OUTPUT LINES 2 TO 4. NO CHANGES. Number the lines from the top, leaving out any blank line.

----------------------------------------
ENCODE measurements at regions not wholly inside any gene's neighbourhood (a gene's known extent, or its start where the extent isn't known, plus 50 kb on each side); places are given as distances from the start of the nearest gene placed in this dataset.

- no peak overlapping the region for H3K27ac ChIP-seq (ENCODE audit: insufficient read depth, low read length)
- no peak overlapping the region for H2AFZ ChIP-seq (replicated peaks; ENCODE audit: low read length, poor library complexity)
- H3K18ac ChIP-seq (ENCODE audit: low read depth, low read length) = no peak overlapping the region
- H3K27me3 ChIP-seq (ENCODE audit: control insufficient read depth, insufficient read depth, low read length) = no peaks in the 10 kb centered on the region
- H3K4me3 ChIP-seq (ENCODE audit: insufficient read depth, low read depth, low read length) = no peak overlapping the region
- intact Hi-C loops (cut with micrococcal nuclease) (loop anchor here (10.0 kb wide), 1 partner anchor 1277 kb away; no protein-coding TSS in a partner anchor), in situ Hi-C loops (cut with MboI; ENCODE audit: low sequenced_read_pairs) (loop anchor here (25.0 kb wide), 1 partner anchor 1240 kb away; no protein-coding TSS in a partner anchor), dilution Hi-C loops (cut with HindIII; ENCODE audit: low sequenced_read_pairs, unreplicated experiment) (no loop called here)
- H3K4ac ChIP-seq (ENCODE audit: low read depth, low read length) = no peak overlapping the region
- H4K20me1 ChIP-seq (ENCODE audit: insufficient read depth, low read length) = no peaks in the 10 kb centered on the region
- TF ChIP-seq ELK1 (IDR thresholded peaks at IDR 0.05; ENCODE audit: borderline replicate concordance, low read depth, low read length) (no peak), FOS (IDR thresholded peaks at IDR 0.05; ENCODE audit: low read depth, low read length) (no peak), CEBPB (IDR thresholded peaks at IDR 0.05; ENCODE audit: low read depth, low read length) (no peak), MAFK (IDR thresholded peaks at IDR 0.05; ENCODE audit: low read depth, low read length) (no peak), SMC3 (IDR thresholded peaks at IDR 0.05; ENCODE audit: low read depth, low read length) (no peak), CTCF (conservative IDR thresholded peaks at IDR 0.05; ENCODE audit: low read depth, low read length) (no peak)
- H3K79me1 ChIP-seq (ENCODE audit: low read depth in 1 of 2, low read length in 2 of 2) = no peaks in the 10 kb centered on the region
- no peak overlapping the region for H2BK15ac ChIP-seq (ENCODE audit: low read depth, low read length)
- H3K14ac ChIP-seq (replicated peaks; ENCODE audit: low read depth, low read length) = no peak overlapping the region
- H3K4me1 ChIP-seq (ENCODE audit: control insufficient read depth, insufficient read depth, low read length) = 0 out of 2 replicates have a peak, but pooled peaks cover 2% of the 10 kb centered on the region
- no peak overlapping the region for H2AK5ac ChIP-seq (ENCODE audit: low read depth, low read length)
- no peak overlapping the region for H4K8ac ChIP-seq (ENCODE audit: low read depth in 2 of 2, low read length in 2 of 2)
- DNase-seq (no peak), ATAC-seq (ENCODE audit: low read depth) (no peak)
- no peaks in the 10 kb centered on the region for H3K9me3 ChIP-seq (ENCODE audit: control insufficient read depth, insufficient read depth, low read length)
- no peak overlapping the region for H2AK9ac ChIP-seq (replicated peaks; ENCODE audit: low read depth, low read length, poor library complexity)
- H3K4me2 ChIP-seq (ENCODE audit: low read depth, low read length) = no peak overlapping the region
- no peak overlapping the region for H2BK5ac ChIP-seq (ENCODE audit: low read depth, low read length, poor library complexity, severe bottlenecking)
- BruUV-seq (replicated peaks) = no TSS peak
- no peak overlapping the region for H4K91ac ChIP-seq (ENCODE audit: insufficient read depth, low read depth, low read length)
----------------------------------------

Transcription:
- no peak overlapping the region for H3K27ac ChIP-seq (ENCODE audit: insufficient read depth, low read length)
- no peak overlapping the region for H2AFZ ChIP-seq (replicated peaks; ENCODE audit: low read length, poor library complexity)
- H3K18ac ChIP-seq (ENCODE audit: low read depth, low read length) = no peak overlapping the region